Something interesting to look at in the run-up to the next election is how many seats we can allocate to the parties before the election even takes place- i.e. safe seats. Obviously there can often be shock results where a seat considered to be safe either flips to another party (Enfield Southgate in 1997), where an independent candidate comes from nowhere to win (Tatton in 1997) or where a minor party manages to gain enough momentum to get ahead of the seat holder and also the main opposition (Brighton Pavilion in 2010, Bethnal Green & Bow in 2005). However, there are seats that would only change hands in the most radical of scenarios. These are the ones that we will be looking at.
As the last two articles have concerned mainly the Conservatives and Labour, it seems fair to start this three-parter by looking at the Liberal Democrats. Some people may assume that with the Lib Dems polling at such poor levels at the moment, none of their seats would be considered safe. However, the Lib Dems have built up some very secure bases over the last few elections and in some cases further back.
Here are the 30 safest Lib Dem seats (they only have 57 in total) with the size of the majority and the party challenging in 2nd place:
|Ross Skye & Lochaber||13070||Labour|
|Westmorland & Lonsdale||12264||Conservative|
|Orkney & Shetland||9928||Labour|
|Leeds North West||9103||Conservative|
|Fife North East||9048||Conservative|
|Inverness Nairn Badenoch & Strathspey||8765||Labour|
|Bermondsey & Old Southwark||8530||Labour|
|Kingston & Surbiton||7560||Conservative|
|Thornbury & Yate||7116||Conservative|
|Hornsey & Wood Green||6875||Labour|
|Berwickshire Roxburgh & Selkirk||5675||Conservative|
|Carshalton & Wallington||5260||Conservative|
|Caithness Sutherland & Easter Ross||4826||Labour|
Rather unsurprisingly, their safest seat is that of their most high-profile figure- their leader, Nick Clegg. Clegg may see his majority dented next time (assuming he stands), but he will comfortably hold the seat. Another high-profile Lib Dem, Charles Kennedy, is the MP for Ross, Skye & Lochaber, and will also comfortably hold his seat.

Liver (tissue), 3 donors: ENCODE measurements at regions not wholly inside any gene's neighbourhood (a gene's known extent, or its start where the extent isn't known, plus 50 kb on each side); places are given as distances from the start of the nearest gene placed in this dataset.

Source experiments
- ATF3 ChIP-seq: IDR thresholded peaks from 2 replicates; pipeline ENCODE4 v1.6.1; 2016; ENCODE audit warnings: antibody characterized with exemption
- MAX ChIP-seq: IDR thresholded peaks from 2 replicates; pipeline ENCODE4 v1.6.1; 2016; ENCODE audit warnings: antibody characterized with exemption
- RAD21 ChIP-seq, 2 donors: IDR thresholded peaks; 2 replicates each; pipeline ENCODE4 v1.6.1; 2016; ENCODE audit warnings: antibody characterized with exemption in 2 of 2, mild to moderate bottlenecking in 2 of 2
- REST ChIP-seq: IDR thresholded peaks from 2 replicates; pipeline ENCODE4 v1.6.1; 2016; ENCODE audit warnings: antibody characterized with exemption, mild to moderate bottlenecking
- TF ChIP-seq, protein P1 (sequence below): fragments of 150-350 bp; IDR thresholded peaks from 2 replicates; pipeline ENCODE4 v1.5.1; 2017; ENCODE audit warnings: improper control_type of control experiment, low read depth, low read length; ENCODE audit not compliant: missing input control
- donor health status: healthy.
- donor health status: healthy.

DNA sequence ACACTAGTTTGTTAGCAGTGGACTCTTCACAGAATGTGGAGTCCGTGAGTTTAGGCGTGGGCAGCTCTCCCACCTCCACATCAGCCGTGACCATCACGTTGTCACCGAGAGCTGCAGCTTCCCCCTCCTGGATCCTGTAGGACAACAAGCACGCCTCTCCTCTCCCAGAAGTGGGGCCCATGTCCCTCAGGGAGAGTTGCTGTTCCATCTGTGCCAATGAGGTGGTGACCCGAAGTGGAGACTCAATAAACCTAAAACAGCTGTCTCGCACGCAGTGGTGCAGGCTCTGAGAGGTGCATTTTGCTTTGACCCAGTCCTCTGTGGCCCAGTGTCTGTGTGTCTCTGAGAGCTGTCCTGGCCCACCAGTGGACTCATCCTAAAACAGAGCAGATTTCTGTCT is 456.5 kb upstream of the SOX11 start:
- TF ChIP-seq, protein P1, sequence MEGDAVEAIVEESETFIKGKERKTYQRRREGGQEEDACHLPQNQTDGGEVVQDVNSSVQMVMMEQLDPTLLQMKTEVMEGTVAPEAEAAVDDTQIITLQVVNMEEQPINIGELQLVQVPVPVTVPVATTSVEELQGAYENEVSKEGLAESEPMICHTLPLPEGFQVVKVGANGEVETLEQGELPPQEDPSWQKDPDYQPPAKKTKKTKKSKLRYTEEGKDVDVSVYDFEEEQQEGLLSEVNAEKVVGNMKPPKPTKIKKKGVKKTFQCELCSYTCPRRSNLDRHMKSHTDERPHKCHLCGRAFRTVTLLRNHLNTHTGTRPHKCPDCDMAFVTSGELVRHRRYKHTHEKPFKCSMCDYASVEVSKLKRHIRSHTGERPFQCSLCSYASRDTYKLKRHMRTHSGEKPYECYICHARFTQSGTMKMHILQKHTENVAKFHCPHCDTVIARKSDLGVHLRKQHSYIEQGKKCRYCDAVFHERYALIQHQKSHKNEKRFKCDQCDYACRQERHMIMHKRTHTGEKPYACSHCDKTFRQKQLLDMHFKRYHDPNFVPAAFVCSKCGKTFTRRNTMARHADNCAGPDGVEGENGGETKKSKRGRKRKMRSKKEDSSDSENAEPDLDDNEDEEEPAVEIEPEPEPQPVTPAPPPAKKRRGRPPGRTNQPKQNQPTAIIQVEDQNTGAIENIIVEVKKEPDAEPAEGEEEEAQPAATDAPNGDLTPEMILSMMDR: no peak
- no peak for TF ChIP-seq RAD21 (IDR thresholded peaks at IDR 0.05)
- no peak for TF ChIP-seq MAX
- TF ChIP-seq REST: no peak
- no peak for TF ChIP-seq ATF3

There are then a whole batch of seats where the Conservatives are in 2nd place- the Lib Dems will be confident of easily holding on to all of these, even in an election where they were reduced to core vote level. We already have real life electoral proof that Labour voters are still prepared to vote tactically to keep the Conservative proof- Eastleigh. This will not suddenly change in 2015, so it is very hard to see how the Conservatives will be able to persuade enough LD switchers to balance out potential tactical Labour votes.
Bristol West is the first seat on the list where you look and think that it could potentially fall. It was a Labour seat as recently as 2001, and this is going to be the perfect kind of seat to see just how badly the Lib Dems are losing voters to Labour at the next election. The Conservatives are a distant third and not a danger, so there is no need for any tactical voting from Labour voters. One very interesting thing to see however, is whether Conservative voters will vote tactically to keep Labour out. There are 10,000 Tory votes for the Lib Dems to squeeze here- it is certainly a seat to keep an eye out.
The Bristol West scenario is going to apply to every Lib Dem seat downwards where Labour are second (barring perhaps places like Orkney and Shetland, which will vote Lib Dem no matter what happens, ever). Labour will be targeting these seats aggressively, reminding voters of how the Lib Dems propped up the Conservatives. The Lib Dem challenge here is how well they can sell their positives of being in government.
Ceredigion, currently the 14th largest majority for the Liberal Democrats, will be a very interesting test to see how the coalition is going down in Wales. This was a Plaid seat in 2001, and was very close in 2005. Plaid will feel that they have a strong chance in running the Lib Dems close here- again, expect a lot of anti-coalition rhetoric.
The seat of Gordon in Scotland has an odd quirk. In the last three elections, the same party has won, but three different parties have finished in 2nd place. In 2001 it was the Conservatives, in 2005 Labour, and in 2010 the SNP. It seems like none of the opposition parties here are going to be able to mount a serious challenge here to worry the sitting MP Malcolm Bruce.
In conclusion, 19 of the top 30 Liberal Democrat majorities are where the Conservatives are challenging. The Lib Dems must hold on to all of these. They will be confident, as the difference between the two parties has been diluted, meaning there is unlikely to be a sudden huge swing to the Tories in these seats. The Lib Dems can also rely on a continuing anti-Conservative tactical vote, which does not appear to be dampening, even with their spell in coalition. They are seats that are as ‘safe’ as it is possible to have for a third party.
The Lib Dems are going to struggle in their seats where Labour are second (apart from the specific examples mentioned above). We will have to wait and see whether even 10000+ majorities such as Bristol West will hold up- for Labour, seats like this would be a huge bonus and a signal of a very good night for them.
Finally, always be wary of anyone predicting a Liberal Democrat ‘wipe out’. As well as the seats above where they will be confident, there are always seats that unpopular parties manage to cling onto for all sorts of reasons (local issues, popularity of local MP- see Birmingham Edgbaston for Labour in 2010). Whatever happens in 2015, the Lib Dems will still have a number of MPs that certainly wouldn’t fit into the back of a taxi.